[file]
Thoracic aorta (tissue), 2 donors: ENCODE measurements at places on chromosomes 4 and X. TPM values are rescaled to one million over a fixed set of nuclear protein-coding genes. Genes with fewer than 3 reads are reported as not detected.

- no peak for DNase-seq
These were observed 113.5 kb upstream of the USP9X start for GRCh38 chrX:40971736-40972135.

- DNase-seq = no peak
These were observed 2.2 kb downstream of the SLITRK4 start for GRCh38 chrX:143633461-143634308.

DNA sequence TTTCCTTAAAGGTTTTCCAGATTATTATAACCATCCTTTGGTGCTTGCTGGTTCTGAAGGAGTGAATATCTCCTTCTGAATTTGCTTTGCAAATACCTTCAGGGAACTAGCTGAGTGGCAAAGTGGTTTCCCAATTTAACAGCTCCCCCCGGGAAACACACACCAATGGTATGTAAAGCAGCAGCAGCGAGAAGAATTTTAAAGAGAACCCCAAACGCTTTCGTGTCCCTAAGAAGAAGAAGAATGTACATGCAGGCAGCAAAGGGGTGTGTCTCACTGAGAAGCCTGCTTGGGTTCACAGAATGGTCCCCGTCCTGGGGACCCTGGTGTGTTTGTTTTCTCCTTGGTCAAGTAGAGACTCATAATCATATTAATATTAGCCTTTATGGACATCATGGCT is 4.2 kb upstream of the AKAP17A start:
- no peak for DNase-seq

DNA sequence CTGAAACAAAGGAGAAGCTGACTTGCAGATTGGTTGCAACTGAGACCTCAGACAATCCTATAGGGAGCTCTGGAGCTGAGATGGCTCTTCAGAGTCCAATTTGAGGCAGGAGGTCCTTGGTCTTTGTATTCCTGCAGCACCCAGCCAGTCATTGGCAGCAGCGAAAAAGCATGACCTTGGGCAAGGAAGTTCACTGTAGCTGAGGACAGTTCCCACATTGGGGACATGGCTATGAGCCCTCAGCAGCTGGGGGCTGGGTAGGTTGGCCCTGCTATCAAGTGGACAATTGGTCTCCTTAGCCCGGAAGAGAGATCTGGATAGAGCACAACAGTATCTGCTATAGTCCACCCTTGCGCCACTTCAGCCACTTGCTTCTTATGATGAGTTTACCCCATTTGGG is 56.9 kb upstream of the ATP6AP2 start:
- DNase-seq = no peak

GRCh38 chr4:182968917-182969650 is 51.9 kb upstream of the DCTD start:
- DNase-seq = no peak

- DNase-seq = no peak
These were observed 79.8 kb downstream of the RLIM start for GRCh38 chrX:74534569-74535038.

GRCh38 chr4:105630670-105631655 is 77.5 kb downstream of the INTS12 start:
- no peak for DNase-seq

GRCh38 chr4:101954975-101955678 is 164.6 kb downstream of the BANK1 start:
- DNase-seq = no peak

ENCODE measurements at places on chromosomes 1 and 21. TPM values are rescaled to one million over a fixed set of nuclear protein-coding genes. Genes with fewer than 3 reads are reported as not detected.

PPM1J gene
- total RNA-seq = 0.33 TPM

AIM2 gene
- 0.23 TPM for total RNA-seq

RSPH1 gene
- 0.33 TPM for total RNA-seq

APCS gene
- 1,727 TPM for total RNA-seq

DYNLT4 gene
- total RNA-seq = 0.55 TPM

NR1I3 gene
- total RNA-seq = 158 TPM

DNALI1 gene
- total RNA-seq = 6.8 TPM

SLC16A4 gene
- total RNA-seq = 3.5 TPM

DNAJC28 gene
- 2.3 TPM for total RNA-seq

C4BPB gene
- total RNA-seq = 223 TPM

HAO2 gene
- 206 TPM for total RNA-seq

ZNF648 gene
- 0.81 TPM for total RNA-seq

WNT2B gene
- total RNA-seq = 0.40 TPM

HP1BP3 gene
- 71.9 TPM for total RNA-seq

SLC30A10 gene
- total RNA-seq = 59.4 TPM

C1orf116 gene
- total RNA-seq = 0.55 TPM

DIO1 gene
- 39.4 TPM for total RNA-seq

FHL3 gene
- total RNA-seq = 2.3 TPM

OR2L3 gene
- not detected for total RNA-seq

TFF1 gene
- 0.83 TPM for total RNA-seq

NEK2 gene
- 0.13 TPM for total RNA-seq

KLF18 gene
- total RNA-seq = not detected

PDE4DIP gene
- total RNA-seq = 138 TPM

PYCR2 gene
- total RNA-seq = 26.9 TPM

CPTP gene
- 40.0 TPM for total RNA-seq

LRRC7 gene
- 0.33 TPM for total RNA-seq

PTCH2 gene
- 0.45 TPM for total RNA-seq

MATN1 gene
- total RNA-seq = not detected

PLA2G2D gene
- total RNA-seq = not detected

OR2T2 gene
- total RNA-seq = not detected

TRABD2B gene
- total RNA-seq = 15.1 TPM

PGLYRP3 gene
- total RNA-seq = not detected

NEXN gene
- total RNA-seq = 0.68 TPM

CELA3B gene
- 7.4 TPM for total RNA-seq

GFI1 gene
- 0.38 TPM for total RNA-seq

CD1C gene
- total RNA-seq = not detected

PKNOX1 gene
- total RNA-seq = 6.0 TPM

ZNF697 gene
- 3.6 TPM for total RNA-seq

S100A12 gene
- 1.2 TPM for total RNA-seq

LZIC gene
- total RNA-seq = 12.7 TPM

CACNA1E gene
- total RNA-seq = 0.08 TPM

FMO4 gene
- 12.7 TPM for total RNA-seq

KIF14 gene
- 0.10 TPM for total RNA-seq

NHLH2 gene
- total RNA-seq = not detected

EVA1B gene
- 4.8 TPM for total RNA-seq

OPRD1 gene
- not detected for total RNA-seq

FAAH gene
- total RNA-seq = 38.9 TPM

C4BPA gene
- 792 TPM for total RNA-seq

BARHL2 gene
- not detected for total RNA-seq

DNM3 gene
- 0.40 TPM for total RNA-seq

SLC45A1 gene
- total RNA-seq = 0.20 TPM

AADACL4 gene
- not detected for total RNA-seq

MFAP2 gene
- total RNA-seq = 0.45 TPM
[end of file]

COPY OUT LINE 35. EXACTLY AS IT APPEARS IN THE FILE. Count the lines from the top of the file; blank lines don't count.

DNAJC28 gene